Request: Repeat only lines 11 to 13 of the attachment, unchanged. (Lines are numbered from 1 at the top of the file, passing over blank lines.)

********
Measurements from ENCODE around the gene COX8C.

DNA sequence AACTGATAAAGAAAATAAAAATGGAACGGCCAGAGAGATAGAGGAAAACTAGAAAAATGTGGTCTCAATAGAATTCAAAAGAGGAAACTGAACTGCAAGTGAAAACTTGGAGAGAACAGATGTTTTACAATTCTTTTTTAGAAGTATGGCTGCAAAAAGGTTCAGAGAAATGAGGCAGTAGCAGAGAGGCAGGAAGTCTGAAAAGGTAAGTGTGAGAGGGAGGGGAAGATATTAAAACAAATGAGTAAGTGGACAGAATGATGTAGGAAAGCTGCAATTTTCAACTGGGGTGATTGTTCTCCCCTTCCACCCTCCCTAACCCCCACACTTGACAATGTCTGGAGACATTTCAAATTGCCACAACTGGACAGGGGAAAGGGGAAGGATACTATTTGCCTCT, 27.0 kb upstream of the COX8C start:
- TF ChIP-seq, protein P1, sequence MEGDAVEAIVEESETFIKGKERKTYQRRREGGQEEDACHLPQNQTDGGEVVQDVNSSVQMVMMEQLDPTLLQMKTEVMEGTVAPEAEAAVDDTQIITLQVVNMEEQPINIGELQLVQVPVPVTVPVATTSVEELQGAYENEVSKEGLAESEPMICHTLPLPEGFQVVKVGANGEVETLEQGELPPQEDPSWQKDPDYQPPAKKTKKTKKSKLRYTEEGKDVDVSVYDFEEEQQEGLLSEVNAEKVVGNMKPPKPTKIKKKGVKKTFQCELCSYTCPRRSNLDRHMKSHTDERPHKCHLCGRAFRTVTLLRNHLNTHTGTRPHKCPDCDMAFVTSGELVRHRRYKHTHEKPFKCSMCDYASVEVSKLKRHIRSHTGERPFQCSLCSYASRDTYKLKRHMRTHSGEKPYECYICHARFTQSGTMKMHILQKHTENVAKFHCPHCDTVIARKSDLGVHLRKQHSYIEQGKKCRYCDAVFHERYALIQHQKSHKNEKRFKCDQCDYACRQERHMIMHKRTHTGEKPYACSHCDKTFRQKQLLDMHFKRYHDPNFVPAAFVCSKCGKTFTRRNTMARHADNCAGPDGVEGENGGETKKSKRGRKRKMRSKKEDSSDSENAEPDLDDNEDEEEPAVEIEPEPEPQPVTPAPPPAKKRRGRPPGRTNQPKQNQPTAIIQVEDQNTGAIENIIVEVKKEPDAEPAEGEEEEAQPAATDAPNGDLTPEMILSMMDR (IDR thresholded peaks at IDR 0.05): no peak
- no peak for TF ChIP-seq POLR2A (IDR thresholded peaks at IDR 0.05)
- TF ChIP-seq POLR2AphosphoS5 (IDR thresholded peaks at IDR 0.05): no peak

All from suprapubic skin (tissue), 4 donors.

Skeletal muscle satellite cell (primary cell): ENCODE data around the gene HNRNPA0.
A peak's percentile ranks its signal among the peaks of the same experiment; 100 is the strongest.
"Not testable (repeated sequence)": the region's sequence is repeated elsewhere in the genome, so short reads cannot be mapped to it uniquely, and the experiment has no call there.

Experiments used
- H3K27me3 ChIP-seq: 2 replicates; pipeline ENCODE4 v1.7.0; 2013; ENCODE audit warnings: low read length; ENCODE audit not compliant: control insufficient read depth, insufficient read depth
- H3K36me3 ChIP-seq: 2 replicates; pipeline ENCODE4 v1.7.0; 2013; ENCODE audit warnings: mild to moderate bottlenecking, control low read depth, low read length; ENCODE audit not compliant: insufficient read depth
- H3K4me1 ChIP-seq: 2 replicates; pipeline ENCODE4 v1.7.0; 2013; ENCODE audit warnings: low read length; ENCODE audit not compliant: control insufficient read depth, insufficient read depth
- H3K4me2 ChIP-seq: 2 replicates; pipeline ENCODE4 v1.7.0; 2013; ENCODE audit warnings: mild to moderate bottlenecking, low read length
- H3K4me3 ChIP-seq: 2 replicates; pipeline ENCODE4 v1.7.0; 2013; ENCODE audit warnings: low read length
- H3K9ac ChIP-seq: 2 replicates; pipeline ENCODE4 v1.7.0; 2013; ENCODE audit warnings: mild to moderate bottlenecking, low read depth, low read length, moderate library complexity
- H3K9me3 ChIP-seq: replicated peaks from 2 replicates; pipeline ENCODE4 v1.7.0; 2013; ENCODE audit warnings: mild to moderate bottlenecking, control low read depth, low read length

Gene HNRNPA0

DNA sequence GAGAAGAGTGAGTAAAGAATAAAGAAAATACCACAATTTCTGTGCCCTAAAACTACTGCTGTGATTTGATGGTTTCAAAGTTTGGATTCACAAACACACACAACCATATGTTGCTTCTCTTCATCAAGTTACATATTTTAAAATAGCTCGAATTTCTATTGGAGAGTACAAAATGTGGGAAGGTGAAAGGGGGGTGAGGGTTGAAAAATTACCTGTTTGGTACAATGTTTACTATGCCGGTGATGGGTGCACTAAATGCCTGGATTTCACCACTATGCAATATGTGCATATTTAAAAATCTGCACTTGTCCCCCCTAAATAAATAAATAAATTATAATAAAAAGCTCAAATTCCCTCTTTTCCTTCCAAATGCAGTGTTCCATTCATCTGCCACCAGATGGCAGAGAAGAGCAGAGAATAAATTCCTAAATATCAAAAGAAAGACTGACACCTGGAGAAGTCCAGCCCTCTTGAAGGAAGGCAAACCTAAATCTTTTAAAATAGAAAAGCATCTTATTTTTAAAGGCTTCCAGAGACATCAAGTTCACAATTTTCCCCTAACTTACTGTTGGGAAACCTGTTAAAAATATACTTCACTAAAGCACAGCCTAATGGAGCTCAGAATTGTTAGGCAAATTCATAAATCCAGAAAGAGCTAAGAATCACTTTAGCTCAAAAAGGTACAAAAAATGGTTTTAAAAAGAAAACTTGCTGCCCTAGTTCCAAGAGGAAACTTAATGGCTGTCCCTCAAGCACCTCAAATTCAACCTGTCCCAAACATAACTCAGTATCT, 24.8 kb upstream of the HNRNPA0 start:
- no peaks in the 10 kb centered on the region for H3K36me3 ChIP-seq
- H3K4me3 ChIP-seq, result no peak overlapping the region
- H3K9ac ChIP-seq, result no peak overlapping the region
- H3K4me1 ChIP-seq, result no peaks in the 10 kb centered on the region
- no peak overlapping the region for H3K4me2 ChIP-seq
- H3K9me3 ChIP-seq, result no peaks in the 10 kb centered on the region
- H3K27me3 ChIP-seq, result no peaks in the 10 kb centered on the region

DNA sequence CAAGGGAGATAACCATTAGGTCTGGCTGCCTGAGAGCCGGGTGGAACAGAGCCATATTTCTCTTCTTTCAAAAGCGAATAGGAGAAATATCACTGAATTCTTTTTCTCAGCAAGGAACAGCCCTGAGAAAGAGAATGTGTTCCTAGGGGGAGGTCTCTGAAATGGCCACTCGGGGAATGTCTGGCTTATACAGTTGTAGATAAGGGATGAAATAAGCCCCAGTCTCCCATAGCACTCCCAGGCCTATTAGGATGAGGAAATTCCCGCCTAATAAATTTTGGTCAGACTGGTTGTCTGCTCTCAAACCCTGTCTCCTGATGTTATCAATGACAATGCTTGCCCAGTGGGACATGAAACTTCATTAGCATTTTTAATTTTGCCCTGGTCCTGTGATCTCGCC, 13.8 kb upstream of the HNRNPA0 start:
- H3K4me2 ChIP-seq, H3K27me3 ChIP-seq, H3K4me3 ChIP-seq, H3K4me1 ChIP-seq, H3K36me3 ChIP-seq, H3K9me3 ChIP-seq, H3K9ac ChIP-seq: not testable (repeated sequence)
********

- H3K27me3 ChIP-seq: 2 replicates; pipeline ENCODE4 v1.7.0; 2013; ENCODE audit warnings: low read length; ENCODE audit not compliant: control insufficient read depth, insufficient read depth
- H3K36me3 ChIP-seq: 2 replicates; pipeline ENCODE4 v1.7.0; 2013; ENCODE audit warnings: mild to moderate bottlenecking, control low read depth, low read length; ENCODE audit not compliant: insufficient read depth
- H3K4me1 ChIP-seq: 2 replicates; pipeline ENCODE4 v1.7.0; 2013; ENCODE audit warnings: low read length; ENCODE audit not compliant: control insufficient read depth, insufficient read depth